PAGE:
Bill: Why shouldn’t they expect this? Isn’t that what a real beta test is for? To gauge and prepare for the influx of new players? Thing is, if you handle the beta poorly, use it solely for marketing, or make it too short and hard to access to accurately collect the data you need... you’re setting yourself up for launch failure.
Chris: I want to look at Final Fantasy XIV. Players have absolutely railed against it because of login problems, server locks, and error codes galore. On the other hand, Square has compensated players with an entire week of game time, essentially nullifying the wallet argument, refunded anyone who asked, and fixed virtually all of the errors. They righted the ship. Yet if you ask players how launch went, they're going to say terribly. I would argue this: our definitions of “launch” are unrealistic and too narrow. Launch is the first two weeks, at least, and definitely the isolated day one attempts.
Bill: I think FFXIV: ARR did right the ship, and relatively quickly. But there’s still no excuse for the poor state of affairs at launch. They should have made their open beta longer, and put more time between that date and the launch to prepare their data center. I’d imagine, given the issues we saw in the open beta, that Square Enix would have liked to delay the launch a week or two to set things up... but that’s the problem you run into when you set hard dates without appropriate time in between beta and launch. They were damned if they did, and damned if they didn’t.
Chris: Here's the thing, Bill. I think we need to content ourselves with queues and instance servers. If we can't do that, the problem isn't with the game-makers, it's with us. I can wish for the smoothness of a six year old game the same way I can wish for a flying car, but neither is going to happen with today's technology. I have been burned as much as anyone, even recently with FFXIV, but instead of grinding my teeth and typing out angry rants, I went and played RIFT. There are too many good games to spend time angry because an MMO launch is an MMO launch. We need to find the fun where it lies.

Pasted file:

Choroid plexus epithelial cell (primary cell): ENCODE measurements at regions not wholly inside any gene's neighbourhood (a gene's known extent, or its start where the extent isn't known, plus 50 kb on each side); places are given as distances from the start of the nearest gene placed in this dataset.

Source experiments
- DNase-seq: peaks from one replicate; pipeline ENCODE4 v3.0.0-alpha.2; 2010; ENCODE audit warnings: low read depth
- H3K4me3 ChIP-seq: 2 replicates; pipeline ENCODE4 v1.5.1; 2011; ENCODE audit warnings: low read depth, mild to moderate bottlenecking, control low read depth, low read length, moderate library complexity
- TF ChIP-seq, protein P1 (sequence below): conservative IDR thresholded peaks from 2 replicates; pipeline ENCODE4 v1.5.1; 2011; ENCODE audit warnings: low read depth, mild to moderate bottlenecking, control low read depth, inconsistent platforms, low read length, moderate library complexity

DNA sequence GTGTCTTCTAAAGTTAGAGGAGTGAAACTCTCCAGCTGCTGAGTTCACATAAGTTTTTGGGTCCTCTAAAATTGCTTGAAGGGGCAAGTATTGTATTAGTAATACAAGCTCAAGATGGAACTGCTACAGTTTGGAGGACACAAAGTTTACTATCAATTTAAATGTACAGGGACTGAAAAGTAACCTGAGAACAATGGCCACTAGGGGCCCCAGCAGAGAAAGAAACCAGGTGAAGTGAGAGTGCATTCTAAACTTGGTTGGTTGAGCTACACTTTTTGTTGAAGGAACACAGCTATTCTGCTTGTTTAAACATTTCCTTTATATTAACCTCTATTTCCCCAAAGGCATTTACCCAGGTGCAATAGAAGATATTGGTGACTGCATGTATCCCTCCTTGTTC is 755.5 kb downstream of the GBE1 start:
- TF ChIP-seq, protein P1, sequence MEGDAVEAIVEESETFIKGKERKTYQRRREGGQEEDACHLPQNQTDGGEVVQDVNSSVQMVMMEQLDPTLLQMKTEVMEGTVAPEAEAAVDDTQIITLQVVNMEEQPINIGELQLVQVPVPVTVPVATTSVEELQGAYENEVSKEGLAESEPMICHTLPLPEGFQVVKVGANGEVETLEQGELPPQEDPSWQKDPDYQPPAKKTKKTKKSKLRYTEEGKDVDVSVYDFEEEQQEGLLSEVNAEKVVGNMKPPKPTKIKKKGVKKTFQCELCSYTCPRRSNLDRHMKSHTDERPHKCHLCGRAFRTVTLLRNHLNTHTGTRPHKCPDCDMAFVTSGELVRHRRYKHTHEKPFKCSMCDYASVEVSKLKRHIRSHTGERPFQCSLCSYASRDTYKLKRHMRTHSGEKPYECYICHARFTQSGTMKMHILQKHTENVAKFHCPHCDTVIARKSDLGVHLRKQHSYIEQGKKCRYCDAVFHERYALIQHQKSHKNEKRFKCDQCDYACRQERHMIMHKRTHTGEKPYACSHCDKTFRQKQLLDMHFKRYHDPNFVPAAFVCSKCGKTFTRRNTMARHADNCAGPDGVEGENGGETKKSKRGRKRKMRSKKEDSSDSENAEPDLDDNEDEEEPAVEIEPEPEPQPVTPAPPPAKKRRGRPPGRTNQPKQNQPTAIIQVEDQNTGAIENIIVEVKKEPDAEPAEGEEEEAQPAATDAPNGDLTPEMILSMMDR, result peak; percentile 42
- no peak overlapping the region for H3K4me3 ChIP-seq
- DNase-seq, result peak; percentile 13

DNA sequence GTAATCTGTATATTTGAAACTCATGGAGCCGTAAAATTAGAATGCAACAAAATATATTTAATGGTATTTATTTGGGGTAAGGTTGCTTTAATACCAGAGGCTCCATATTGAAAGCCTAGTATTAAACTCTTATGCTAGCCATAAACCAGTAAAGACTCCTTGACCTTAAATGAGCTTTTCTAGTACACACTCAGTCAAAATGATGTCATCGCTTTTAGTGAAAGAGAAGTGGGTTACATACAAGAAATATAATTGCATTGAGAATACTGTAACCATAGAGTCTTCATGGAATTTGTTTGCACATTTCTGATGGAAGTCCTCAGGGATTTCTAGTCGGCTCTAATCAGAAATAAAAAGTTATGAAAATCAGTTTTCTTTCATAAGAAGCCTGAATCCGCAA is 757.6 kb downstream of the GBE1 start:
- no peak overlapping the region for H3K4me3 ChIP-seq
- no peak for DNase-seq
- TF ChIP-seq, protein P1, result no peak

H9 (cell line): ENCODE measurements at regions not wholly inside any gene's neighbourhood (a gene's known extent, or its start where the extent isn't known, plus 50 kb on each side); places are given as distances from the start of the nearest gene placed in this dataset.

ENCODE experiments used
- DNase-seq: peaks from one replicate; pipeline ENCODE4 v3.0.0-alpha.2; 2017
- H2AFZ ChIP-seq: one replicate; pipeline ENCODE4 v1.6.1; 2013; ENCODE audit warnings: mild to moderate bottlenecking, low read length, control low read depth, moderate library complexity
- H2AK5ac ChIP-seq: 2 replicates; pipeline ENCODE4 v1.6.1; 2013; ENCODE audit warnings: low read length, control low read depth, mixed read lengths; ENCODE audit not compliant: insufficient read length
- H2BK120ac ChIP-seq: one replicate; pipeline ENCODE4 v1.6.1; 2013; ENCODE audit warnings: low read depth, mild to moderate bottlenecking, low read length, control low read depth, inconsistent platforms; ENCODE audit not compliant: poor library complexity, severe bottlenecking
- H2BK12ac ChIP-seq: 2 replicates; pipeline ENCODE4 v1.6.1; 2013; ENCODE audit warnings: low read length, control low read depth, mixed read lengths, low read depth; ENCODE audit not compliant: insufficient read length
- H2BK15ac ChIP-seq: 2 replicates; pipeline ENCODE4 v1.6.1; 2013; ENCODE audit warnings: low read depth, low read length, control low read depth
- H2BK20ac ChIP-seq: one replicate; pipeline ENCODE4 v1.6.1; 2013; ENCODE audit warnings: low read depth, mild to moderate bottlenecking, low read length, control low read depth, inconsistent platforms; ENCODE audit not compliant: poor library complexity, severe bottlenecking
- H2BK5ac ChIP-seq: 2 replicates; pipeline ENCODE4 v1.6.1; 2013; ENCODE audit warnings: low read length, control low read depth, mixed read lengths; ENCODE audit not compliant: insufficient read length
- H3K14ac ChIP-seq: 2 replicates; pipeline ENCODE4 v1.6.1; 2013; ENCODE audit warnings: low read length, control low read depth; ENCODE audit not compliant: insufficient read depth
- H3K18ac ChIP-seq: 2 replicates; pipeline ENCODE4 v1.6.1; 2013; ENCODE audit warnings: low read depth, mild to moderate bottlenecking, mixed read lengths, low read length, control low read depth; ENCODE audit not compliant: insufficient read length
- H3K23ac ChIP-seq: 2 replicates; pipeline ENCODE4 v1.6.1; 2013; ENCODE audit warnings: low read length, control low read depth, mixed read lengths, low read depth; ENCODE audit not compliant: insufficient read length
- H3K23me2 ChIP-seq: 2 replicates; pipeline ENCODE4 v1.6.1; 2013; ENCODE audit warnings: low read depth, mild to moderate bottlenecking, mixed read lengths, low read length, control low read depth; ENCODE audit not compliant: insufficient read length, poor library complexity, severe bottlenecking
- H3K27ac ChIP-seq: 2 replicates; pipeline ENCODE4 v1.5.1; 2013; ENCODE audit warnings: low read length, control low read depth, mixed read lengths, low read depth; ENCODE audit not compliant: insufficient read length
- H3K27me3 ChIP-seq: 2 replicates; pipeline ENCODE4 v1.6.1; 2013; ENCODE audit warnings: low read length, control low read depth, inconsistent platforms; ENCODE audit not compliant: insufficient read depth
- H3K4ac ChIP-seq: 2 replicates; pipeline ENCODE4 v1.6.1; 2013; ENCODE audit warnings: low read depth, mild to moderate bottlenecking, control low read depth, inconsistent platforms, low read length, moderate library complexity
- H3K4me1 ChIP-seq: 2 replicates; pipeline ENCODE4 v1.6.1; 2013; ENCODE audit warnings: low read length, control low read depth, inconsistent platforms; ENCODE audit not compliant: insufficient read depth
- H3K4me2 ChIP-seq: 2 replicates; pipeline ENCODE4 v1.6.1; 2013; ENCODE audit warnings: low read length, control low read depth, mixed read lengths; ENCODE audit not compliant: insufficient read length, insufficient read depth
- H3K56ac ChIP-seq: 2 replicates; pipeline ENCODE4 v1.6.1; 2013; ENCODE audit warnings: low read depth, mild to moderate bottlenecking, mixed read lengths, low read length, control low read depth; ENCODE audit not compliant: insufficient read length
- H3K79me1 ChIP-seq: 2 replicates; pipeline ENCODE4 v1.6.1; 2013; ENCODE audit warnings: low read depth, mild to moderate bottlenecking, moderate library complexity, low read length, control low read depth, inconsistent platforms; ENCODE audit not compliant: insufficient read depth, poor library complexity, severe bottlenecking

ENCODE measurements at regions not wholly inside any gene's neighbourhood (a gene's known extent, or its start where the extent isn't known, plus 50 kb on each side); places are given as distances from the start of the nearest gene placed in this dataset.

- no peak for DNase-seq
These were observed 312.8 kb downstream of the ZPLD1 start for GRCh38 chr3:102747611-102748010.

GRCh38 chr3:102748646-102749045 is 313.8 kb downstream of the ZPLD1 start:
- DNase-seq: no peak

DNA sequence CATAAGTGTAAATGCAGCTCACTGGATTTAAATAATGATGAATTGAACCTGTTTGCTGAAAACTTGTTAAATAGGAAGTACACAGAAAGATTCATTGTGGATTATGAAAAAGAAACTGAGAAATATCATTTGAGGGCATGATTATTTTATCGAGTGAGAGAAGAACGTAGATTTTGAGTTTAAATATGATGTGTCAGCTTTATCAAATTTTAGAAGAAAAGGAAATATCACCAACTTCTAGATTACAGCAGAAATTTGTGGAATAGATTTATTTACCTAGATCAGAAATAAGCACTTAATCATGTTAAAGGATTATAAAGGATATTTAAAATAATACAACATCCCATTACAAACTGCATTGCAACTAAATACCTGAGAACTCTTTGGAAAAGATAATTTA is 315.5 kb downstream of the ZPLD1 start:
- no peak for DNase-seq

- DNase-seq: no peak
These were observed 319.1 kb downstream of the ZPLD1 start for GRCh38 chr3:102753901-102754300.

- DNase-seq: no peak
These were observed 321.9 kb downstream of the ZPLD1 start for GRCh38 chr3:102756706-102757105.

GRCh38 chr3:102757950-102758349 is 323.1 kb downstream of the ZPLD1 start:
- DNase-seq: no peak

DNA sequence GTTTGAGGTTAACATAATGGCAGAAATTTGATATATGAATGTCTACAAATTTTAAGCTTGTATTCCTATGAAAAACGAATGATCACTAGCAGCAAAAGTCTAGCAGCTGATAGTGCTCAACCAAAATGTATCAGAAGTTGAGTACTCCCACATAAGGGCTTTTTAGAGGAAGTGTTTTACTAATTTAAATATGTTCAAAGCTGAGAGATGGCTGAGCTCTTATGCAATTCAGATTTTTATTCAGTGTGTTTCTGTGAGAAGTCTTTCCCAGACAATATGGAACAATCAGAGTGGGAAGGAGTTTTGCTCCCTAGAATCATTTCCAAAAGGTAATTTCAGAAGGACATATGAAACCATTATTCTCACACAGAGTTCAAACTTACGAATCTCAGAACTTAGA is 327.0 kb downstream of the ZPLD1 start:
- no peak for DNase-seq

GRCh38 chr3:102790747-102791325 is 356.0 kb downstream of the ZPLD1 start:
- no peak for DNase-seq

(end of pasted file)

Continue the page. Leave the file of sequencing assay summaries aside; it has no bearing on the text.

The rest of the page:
Bill: But it can happen with a game today. It happened with several game years ago. You said you went and played Rift, and Rift is the game that proved smooth launches are possible in the MMO world. Look, Diablo 3 and FFXIV, and every other game that has hiccoughs can apologize forever, and truthfully nothing is really lost but a few days of leveling time for most gamers. This isn’t that serious of a problem in the grand scheme of things. But just because getting a launch right is hard, doesn’t mean it can’t be done, and we as gamers should expect better if we want to get better.
That's all from us folks. What do you think, are players being unrealistic or do they deserve better, and what is the better option. Sound off in the comments with your thoughts, and remember, our authors argue your side, even if you're mad as a hatter.
Christopher Coke / Chris has been an MMO player since the days of MUDs. He is expecting his first baby in March. Follow him on Twitter: @GameByNight.
Bill Murphy / Bill is the Managing Editor of MMORPG.com and RTSGuru.com. He loves his Hyur Lancer, but will not wear a summer festival bikini because he’s got love-handles. You can follow him on Twitter @TheBillMurphy.